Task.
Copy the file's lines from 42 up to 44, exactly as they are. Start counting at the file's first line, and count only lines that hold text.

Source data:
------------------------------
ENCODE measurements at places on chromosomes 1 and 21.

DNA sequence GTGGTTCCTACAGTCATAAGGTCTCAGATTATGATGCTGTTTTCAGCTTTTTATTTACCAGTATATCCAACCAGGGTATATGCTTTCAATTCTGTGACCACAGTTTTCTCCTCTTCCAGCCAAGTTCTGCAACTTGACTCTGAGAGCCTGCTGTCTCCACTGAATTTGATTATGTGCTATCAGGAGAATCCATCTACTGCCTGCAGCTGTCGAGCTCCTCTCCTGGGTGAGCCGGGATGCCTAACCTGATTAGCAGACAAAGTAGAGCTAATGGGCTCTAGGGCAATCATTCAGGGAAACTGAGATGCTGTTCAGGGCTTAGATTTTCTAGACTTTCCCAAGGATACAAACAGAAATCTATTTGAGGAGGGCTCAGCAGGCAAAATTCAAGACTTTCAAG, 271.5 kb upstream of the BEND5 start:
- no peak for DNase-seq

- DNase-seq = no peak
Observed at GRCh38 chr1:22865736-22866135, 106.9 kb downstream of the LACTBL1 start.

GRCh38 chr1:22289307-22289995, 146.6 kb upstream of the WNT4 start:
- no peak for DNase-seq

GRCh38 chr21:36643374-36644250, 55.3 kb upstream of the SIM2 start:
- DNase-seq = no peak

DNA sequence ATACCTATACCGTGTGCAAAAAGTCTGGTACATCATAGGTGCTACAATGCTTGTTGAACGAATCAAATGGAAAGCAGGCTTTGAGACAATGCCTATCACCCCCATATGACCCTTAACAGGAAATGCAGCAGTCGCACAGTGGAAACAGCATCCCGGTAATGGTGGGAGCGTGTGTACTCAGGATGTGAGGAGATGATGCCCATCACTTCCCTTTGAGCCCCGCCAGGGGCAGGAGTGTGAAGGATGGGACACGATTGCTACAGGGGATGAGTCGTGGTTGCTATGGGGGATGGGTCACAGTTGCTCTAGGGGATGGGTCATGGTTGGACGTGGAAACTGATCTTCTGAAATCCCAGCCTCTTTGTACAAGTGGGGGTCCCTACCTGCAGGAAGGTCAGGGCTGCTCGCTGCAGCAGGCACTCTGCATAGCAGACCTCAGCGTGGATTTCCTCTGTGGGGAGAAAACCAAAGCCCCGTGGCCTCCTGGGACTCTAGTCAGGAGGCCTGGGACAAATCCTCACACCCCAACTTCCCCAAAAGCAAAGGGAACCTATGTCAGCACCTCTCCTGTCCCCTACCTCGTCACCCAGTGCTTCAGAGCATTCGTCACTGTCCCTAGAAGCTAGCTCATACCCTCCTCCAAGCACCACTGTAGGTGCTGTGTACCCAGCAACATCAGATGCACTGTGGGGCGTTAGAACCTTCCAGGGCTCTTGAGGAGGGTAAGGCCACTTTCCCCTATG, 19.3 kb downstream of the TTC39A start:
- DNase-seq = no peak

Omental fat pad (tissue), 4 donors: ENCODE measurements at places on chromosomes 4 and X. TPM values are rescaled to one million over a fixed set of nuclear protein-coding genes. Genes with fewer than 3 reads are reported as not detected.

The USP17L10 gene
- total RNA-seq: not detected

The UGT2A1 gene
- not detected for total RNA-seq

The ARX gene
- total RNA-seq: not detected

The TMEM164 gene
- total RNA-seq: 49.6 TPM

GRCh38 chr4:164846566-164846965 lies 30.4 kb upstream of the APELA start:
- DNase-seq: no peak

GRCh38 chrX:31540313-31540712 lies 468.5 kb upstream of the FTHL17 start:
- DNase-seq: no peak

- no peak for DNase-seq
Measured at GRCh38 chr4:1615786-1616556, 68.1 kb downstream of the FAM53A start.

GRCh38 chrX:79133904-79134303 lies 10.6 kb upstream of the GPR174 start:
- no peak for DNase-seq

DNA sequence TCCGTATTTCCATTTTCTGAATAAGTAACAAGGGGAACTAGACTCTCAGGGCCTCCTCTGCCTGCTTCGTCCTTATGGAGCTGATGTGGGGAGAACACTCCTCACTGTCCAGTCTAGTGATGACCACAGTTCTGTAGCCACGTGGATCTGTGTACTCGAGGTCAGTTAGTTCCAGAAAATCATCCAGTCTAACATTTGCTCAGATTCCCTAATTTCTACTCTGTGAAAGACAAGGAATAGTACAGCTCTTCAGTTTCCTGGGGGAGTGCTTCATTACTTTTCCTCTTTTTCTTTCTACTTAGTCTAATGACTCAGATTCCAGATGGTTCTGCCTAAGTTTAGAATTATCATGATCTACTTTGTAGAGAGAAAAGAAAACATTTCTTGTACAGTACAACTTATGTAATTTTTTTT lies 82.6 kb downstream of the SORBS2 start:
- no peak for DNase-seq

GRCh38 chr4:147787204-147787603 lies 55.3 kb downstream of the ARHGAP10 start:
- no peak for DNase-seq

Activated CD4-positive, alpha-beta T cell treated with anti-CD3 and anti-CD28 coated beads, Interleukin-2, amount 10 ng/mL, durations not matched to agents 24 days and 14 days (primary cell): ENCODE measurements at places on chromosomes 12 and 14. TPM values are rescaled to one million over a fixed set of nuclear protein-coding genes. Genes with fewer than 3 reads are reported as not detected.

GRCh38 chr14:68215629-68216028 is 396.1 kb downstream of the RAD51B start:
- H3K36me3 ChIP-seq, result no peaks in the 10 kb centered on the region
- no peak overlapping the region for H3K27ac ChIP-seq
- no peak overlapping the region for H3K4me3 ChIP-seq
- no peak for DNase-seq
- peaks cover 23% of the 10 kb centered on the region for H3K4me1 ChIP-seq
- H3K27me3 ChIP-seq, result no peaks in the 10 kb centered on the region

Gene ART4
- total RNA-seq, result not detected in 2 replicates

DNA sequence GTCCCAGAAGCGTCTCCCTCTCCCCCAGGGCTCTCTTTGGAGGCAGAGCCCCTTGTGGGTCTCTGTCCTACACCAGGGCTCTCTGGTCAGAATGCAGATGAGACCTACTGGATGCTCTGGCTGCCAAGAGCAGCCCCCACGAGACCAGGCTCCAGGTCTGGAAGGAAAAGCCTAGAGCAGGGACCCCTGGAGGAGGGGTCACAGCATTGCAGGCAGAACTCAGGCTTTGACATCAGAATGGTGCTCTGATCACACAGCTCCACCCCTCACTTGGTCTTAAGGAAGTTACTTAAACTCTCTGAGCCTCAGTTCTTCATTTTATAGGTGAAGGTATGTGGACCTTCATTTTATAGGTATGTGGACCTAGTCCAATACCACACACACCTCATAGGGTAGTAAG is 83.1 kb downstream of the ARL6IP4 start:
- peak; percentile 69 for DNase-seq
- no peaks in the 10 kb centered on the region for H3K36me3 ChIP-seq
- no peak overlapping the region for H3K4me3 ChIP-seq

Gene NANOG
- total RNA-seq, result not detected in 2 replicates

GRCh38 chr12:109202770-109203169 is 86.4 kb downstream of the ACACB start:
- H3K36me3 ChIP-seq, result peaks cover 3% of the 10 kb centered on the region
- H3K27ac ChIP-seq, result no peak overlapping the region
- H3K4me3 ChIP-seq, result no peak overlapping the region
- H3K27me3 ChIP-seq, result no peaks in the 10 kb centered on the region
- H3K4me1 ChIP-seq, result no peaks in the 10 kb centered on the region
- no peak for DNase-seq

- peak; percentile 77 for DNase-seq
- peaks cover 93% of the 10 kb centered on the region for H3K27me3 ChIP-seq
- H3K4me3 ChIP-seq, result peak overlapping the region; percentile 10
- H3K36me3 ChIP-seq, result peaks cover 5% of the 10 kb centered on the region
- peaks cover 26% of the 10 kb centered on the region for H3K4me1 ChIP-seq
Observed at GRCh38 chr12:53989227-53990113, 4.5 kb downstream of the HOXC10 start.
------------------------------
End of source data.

- total RNA-seq, result not detected in 2 replicates

DNA sequence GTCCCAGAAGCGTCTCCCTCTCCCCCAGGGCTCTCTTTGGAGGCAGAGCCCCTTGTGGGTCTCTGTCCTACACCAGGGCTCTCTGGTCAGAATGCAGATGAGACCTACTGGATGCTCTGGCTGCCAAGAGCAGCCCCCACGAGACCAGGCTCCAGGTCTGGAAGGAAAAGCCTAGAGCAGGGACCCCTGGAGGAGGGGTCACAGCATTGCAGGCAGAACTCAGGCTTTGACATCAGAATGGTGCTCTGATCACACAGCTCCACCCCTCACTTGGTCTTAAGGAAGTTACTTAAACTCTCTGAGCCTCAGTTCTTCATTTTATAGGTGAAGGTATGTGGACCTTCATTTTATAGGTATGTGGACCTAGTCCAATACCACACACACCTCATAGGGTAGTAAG is 83.1 kb downstream of the ARL6IP4 start:
- peak; percentile 69 for DNase-seq